'Water biggest victim of improper waste management'
- Katherine Adraneda () - March 23, 2010 - 12:00am

MANILA, Philippines - Hospitals and other health care services greatly endanger the country’s diminishing water supply because of improper disposal of infectious waste and toxic chemicals in canals and other bodies of water.

On the celebration of World Water Day yesterday, environment and health welfare group Health Care Without Harm-Southeast Asia (HCWH-SEA) said the healthcare industry disposes of toxic and infectious waste that do not undergo wastewater treatment, a process that removes physical, biological and chemical contaminants in wastewater, making it safe for reuse.

HCWH-SEAP Program Officer for Promotions of Best Practices Cristina Parungao said many of these chemicals, like glutaraldehyde, have been banned but are still being used in health care facilities.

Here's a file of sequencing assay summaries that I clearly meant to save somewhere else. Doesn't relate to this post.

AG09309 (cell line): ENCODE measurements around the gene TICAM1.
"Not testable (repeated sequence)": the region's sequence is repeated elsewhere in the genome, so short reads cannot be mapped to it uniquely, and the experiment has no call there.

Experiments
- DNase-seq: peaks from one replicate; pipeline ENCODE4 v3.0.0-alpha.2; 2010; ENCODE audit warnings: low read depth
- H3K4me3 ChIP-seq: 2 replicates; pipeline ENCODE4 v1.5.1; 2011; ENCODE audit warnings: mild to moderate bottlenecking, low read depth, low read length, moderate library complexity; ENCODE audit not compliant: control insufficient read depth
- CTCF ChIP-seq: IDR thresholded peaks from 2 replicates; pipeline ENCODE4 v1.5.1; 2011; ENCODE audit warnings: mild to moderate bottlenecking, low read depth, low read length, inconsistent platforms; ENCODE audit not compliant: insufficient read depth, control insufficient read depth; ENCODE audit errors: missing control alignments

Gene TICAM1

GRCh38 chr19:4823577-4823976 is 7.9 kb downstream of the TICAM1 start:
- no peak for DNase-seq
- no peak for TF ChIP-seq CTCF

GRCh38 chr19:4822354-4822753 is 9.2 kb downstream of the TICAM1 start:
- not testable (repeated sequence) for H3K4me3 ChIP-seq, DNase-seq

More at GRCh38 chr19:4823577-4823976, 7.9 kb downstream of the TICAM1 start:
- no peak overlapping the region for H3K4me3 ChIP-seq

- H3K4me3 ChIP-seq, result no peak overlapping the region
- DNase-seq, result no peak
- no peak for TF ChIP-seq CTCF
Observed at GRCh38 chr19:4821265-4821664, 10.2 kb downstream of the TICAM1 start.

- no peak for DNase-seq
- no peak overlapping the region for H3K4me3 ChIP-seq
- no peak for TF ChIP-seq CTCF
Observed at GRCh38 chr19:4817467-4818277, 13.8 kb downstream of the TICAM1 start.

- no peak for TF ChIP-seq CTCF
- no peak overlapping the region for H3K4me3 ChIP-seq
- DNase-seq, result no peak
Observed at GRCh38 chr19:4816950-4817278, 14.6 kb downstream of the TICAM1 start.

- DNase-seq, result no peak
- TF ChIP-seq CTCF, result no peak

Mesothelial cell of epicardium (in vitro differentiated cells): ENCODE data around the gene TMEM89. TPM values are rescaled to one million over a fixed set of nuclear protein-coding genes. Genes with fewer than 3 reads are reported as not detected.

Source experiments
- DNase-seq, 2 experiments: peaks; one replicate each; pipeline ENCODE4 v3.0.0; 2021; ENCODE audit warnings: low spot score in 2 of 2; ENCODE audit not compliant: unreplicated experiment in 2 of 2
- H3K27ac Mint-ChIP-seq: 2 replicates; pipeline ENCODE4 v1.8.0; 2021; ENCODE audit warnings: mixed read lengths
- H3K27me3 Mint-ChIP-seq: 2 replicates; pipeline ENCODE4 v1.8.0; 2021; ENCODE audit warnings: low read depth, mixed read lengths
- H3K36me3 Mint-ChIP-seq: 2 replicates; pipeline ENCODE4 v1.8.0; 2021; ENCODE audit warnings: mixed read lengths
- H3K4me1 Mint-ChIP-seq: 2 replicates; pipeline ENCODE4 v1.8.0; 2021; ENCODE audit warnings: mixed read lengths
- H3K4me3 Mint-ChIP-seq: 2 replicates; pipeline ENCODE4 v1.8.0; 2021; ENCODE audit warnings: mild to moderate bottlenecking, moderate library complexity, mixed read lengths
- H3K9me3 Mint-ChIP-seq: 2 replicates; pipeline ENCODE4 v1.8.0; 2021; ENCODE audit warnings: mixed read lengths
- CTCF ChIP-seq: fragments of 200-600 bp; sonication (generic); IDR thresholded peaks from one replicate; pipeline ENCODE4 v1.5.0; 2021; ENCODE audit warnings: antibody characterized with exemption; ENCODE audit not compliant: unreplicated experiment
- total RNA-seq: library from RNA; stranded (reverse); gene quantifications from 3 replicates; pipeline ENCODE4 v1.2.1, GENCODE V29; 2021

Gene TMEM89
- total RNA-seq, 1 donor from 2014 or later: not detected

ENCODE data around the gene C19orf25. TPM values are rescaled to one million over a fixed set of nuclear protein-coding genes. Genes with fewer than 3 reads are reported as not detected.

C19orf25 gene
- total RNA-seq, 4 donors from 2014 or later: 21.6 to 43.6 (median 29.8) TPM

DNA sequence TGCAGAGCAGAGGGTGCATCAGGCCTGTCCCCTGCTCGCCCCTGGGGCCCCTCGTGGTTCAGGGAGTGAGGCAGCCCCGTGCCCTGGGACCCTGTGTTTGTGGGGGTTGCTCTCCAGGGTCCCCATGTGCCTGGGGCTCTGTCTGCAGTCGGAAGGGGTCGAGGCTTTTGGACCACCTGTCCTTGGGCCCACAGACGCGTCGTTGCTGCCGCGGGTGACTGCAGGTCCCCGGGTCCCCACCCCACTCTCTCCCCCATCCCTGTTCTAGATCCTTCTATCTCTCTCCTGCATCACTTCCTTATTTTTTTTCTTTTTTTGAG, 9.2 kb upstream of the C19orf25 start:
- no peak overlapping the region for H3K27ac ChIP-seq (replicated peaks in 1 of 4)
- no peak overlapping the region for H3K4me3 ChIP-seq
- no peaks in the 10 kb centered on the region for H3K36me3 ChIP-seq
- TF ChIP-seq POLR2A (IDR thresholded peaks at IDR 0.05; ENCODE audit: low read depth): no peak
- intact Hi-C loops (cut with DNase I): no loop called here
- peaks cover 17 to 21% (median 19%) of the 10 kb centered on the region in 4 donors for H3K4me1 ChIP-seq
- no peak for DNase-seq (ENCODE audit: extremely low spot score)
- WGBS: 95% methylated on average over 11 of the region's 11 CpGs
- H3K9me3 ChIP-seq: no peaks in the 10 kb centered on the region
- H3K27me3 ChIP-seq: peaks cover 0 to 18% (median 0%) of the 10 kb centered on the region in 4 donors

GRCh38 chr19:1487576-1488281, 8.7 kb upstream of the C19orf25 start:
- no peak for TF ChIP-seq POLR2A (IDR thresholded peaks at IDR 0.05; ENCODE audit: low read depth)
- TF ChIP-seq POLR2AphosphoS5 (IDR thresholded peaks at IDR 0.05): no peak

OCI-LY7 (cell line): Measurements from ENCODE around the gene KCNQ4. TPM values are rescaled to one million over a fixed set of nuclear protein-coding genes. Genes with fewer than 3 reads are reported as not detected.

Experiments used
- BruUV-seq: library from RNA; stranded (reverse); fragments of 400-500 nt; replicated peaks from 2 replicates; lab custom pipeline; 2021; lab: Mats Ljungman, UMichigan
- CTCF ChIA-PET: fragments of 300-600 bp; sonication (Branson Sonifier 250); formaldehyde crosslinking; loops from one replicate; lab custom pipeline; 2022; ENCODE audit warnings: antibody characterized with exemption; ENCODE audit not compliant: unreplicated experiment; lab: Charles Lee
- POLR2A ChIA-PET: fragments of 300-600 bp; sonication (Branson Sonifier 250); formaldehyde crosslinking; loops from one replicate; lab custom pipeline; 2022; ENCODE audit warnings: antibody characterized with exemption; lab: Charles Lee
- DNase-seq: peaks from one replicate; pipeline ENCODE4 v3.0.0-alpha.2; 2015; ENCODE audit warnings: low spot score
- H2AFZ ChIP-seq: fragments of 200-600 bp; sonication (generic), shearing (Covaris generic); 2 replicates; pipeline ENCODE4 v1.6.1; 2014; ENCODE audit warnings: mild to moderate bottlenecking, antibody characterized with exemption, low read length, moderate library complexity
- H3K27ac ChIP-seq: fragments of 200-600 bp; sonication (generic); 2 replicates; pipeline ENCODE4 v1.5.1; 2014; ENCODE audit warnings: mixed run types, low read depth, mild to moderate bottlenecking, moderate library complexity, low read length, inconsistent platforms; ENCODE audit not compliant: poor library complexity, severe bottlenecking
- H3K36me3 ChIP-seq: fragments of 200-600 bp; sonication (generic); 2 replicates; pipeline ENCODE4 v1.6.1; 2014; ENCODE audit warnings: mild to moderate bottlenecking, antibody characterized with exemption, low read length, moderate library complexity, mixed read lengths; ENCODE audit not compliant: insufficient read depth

“Add in broken thermometers, spilled mercury and infectious waste thrown into regular dustbins that are sent to landfills and open dumps. Garbage scavengers are automatically exposed to danger. But worst, these will all find their way into the soil and into the water,” Parungao said.

HCWH-SEA has been pushing for the phase out of mercury equipment in health care facilities and is working with the concerned government agencies to safely store the phased out tools.

“Imagine dumping all these chemicals from hospitals where they go directly to our water system. Without the health care sector knowing it, they are causing severe health problems instead of curing them,” Parungao said.

CARE CHEMICALS HCWH HEALTH HEALTH CARE WITHOUT HARM-SOUTHEAST ASIA INFECTIOUS PARUNGAO PROGRAM OFFICER PROMOTIONS OF BEST PRACTICES CRISTINA PARUNGAO WATER WORLD WATER DAY
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